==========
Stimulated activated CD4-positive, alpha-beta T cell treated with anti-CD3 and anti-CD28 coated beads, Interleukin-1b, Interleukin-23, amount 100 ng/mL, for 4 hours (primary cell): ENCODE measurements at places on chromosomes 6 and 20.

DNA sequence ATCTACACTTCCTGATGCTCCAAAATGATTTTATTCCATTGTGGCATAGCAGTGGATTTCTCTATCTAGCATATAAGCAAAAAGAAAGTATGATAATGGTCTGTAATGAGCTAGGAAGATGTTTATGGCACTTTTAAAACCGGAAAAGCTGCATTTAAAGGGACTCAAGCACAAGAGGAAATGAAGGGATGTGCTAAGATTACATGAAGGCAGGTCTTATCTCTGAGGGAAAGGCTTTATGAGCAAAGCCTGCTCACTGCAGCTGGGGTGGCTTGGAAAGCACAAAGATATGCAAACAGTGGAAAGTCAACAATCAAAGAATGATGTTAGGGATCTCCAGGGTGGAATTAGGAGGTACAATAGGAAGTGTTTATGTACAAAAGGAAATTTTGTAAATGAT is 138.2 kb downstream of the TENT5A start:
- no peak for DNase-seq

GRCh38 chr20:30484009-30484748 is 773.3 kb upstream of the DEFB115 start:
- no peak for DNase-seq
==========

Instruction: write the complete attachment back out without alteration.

Stimulated activated CD4-positive, alpha-beta T cell treated with anti-CD3 and anti-CD28 coated beads, Interleukin-1b, Interleukin-23, amount 100 ng/mL, for 4 hours (primary cell): ENCODE measurements at places on chromosomes 6 and 20.

DNA sequence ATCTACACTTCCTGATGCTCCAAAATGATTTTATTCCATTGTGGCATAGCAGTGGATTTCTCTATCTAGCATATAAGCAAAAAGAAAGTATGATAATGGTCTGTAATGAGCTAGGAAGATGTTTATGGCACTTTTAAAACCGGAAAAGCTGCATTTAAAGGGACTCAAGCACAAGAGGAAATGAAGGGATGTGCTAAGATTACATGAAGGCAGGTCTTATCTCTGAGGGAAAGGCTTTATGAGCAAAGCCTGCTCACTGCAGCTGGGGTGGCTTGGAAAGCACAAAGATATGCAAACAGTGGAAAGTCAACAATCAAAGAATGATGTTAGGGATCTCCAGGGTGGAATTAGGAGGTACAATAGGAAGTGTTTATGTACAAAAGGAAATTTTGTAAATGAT is 138.2 kb downstream of the TENT5A start:
- no peak for DNase-seq

GRCh38 chr20:30484009-30484748 is 773.3 kb upstream of the DEFB115 start:
- no peak for DNase-seq